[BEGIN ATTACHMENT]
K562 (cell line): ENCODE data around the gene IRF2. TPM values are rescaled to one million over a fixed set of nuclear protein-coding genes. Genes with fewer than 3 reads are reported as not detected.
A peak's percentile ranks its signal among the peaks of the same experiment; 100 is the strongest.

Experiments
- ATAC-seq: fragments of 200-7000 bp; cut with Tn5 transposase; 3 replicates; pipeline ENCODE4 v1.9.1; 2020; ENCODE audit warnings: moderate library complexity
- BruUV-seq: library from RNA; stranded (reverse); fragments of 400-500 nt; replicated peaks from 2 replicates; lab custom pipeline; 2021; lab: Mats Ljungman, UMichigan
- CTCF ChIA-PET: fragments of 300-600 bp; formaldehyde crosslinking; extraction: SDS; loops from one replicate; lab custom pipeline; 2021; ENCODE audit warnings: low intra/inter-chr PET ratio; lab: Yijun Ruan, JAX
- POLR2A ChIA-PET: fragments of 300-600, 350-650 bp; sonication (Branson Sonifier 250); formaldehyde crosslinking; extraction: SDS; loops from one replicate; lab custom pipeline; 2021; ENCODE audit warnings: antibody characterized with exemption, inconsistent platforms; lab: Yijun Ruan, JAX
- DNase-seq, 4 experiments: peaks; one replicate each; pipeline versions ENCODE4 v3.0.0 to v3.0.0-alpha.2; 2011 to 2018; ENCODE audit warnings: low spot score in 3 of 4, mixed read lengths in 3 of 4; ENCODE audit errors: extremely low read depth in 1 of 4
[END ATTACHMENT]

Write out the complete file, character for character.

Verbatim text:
K562 (cell line): ENCODE data around the gene IRF2. TPM values are rescaled to one million over a fixed set of nuclear protein-coding genes. Genes with fewer than 3 reads are reported as not detected.
A peak's percentile ranks its signal among the peaks of the same experiment; 100 is the strongest.

Experiments
- ATAC-seq: fragments of 200-7000 bp; cut with Tn5 transposase; 3 replicates; pipeline ENCODE4 v1.9.1; 2020; ENCODE audit warnings: moderate library complexity
- BruUV-seq: library from RNA; stranded (reverse); fragments of 400-500 nt; replicated peaks from 2 replicates; lab custom pipeline; 2021; lab: Mats Ljungman, UMichigan
- CTCF ChIA-PET: fragments of 300-600 bp; formaldehyde crosslinking; extraction: SDS; loops from one replicate; lab custom pipeline; 2021; ENCODE audit warnings: low intra/inter-chr PET ratio; lab: Yijun Ruan, JAX
- POLR2A ChIA-PET: fragments of 300-600, 350-650 bp; sonication (Branson Sonifier 250); formaldehyde crosslinking; extraction: SDS; loops from one replicate; lab custom pipeline; 2021; ENCODE audit warnings: antibody characterized with exemption, inconsistent platforms; lab: Yijun Ruan, JAX
- DNase-seq, 4 experiments: peaks; one replicate each; pipeline versions ENCODE4 v3.0.0 to v3.0.0-alpha.2; 2011 to 2018; ENCODE audit warnings: low spot score in 3 of 4, mixed read lengths in 3 of 4; ENCODE audit errors: extremely low read depth in 1 of 4